Theatre and Dance
Theatre and Dance
Theatres and other artistic venues have often been referred to as a "safe space." Based on a survey of adults between the ages of 18 and 67, of all genders, and 40% coming from non-arts-related careers, it was determined that 70% of people believed that an artistic space should be required to be a safe space. Survey participants demonstrated that a safe space meant a judgement free zone, a space of mutual respect and collaboration. This contradicts the official definition, which requires a safe space to be free of bias, conflict, criticism, or potentially threatening actions, ideas, or conversations. With this dissonance between the official definition and the public's views on safe spaces, the arts have been misbranded as a 'safe space.' The misbranding of theatre has become a toxic characteristic that promotes censorship of threatening or challenging work. In this two-part study, public opinions on safe spaces are presented and a conversation between theatre artists on the basis of threatening work is analyzed. Jackie Sibblies Drury's play We Are Proud to Present a Presentation About the Herero of Namibia, Formerly Known as Southwest Africa, From the German Südwestafrika, Between the Years 1884-1915 and Bruce Norris's Downstate are analyzed for their threatening content and challenging benefits to audiences. Although the theatre cannot be defined as a safe space because of its innate characteristic to challenge artists and audience members, it can provide a supportive and equitable environment. This branding provides the audience experiences they desire while not inhibiting work that is presented onstage. By supporting the theatre as an equitable space, artists have the opportunity to present challenging work that provokes an open dialogue.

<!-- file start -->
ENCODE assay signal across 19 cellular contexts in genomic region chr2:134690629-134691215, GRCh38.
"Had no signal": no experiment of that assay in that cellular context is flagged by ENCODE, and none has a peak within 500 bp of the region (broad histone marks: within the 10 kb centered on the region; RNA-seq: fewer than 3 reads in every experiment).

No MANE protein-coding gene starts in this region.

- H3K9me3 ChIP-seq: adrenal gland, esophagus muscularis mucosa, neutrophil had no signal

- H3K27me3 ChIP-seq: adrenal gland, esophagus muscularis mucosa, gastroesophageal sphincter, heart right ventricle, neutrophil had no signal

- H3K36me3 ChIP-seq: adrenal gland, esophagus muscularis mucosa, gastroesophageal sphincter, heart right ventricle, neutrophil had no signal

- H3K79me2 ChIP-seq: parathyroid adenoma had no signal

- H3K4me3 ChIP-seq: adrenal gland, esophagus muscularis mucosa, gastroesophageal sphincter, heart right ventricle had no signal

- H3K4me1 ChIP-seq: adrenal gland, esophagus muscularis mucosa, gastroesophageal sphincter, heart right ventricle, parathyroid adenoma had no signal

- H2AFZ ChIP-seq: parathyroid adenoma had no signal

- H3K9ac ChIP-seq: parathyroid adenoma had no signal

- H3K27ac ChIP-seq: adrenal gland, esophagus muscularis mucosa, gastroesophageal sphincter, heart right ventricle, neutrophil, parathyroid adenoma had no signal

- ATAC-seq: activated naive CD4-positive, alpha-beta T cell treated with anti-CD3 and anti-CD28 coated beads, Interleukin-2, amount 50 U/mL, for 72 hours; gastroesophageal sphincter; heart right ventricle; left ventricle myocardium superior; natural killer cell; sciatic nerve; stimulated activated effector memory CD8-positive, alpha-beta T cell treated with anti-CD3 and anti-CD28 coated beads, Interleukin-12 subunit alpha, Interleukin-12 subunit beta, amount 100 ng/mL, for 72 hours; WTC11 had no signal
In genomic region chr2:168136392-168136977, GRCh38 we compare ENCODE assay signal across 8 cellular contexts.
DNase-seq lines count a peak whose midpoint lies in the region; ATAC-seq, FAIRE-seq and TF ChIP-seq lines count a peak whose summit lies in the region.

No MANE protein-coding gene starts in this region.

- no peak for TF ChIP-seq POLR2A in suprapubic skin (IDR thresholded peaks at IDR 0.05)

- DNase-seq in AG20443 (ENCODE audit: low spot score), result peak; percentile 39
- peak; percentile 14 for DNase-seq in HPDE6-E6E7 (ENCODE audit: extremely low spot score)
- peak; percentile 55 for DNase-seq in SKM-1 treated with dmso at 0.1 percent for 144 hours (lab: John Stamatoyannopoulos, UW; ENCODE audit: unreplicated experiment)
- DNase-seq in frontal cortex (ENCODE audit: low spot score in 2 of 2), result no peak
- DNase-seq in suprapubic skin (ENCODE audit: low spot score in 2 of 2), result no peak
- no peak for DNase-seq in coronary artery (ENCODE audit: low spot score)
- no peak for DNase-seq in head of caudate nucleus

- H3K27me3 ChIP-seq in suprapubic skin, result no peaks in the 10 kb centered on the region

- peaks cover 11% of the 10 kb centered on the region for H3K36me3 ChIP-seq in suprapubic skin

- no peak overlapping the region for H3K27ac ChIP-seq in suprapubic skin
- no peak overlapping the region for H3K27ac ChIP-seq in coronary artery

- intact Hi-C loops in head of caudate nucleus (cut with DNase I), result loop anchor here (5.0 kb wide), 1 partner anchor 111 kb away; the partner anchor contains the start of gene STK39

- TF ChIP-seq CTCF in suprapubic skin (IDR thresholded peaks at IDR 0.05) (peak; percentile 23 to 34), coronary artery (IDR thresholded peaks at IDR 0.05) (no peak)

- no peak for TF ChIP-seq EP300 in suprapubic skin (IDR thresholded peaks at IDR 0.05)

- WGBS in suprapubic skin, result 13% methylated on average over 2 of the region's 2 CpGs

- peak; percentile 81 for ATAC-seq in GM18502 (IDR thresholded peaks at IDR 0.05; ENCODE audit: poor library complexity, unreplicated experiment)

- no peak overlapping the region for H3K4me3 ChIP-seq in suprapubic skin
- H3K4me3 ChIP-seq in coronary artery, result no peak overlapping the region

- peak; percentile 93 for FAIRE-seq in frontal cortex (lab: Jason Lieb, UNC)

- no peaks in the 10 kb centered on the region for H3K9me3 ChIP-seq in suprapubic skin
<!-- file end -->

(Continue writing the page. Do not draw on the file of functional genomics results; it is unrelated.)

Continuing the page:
Goyer, Jenny, "SAFE SPACES AND ARTISTIC RESPONSIBILITY" (2019). University Research Symposium. 267.